This reading of Mary’s response is held up in a remarkable way by an echo of her phrase “may it be to me according to you word” later on in Luke. Something similar is uttered by her son Jesus in the garden of Gethsemane. Jesus, wrestling with the call of the Father himself, to the point where he asks his Father to change his plans, to the point where we is described as being in anguish and sweating drops of blood, says “Father, if you are willing, take this cup from me; yet not my will, but yours be done” (Luke 22:42). Mary’s assent to God’s call, like Jesus’, her radical presentation of herself as God’s servant does not mean that all of her doubts, her fears, her uncertainties, and her questions have been resolved. I think it is more likely that they haven’t been. All it means is that she was able to muster enough trust in God to take the next step.

Because here’s the thing. Mary’s story is far from over. The encounter between Mary and Gabriel not only reflects the biblical stories of important births, it also reflects the pattern of an OT call narrative, when God shows up to ask someone to participate in God’s mission in a particular way. It falls into the same pattern we find when Moses is called. The same pattern as the prophet Isaiah’s call (Mark Allan Powell, Mary’s story doesn’t end when she conceives. It does not end when she gives birth. Mary is being called to a prophetic task. And like most prophets, her work will continue to be fraught with worry, with uncertainty, and with fear. How could being the mother of Jesus entail anything else? Mary shows us that we can live in the complexity of being beloved, reassured, and called, while simultaneously being questioning, unsure, afraid, and wanting more information. What does it look like for us to trust God with the process, rather than putting all of our energy into seeking a conclusion? What does it look like to seek God’s active, loving, guiding presence not just at the peak, not just in the conclusion, but through every twist and turn of the journey?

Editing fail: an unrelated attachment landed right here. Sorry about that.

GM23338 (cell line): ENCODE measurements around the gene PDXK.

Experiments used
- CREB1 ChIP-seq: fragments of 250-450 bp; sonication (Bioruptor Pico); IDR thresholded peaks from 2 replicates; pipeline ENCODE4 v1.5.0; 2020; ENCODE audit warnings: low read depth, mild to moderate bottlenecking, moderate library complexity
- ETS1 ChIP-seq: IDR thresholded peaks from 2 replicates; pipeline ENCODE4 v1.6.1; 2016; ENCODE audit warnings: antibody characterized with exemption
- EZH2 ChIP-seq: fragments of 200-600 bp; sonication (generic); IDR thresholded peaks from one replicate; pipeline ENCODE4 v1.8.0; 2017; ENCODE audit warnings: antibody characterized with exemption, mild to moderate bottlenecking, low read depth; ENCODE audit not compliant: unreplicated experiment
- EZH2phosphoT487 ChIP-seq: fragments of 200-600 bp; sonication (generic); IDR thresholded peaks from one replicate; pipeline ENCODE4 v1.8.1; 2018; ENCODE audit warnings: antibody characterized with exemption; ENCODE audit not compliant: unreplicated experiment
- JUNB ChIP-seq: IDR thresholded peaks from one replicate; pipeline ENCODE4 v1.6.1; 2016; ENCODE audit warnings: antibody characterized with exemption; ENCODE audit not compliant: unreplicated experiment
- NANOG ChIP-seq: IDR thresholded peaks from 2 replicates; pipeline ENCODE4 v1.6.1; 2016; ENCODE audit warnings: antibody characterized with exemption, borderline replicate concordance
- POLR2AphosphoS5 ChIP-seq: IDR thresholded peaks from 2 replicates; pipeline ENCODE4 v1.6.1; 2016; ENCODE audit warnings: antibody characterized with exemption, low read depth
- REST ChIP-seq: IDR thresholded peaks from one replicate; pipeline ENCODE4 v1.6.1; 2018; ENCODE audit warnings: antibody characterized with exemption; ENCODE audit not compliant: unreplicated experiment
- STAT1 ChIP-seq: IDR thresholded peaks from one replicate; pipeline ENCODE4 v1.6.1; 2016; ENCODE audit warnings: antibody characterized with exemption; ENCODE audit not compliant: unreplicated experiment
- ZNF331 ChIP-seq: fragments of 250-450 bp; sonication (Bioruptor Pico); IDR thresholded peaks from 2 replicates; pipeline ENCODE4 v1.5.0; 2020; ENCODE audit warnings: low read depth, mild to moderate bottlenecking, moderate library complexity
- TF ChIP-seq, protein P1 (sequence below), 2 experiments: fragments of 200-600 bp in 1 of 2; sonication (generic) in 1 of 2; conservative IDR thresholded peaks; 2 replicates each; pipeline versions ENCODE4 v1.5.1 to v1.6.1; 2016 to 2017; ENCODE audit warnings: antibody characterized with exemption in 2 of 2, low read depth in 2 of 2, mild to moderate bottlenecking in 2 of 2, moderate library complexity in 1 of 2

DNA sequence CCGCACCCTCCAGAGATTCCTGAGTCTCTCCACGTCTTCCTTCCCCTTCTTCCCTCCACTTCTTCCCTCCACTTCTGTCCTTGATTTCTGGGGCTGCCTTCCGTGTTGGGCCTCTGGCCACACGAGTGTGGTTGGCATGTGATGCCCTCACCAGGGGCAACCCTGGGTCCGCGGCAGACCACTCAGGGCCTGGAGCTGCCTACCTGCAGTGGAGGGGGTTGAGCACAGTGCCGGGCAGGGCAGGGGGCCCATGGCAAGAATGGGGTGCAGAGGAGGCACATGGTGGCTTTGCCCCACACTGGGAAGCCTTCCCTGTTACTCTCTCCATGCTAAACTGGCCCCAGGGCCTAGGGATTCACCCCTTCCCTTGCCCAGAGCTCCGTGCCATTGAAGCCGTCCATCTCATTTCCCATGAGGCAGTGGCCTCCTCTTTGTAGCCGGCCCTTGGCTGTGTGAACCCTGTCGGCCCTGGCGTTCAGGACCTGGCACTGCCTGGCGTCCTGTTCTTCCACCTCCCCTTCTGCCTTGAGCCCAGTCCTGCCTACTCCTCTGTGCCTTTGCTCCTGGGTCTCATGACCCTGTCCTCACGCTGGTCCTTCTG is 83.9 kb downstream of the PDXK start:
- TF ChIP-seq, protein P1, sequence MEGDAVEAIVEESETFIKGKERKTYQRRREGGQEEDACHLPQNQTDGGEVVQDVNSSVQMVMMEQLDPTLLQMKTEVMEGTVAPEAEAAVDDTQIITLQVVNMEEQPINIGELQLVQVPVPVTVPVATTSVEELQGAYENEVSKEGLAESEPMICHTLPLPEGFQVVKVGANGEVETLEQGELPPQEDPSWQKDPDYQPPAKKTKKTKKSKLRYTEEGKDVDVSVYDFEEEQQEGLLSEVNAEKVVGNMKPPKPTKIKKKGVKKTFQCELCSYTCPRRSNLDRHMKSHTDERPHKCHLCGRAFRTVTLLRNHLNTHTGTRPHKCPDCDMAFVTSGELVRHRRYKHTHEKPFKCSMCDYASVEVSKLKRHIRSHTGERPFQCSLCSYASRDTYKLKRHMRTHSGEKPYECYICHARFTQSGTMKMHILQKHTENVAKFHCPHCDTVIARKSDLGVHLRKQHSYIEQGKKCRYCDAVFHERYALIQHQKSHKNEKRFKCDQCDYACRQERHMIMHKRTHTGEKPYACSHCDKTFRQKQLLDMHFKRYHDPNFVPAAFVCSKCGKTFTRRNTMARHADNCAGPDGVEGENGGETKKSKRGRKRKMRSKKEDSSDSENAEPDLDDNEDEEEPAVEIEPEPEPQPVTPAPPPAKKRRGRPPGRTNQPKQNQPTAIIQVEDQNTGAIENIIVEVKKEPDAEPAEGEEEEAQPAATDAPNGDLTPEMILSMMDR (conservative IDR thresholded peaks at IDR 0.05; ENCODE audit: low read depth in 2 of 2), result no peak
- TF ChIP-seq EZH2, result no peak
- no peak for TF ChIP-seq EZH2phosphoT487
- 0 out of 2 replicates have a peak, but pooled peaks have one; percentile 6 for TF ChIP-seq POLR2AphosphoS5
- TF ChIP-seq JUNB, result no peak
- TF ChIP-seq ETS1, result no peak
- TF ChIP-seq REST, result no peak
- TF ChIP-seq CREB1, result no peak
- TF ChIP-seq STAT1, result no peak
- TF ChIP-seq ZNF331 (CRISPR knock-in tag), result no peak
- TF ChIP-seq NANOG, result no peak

Greg Boyd puts it this way in his book Benefit of the Doubt,

“…whether your struggle is with doubt, confusion, the challenge of accepting God’s will, or any other matter, the fact that you have this struggle does not indicate that you lack faith. To the contrary, your faith is strong to the degree that you’re willing to honestly embrace your struggle (p. 93).”

Mary is honest. Luke tells us that she is troubled, that she ponders over it, trying to figure out what is going on. She asks a question. She’s not passive, nor is she certain. The strength of Mary’s faith lies in the point where she leans in, musters her courage in spite of her fear, and says yes.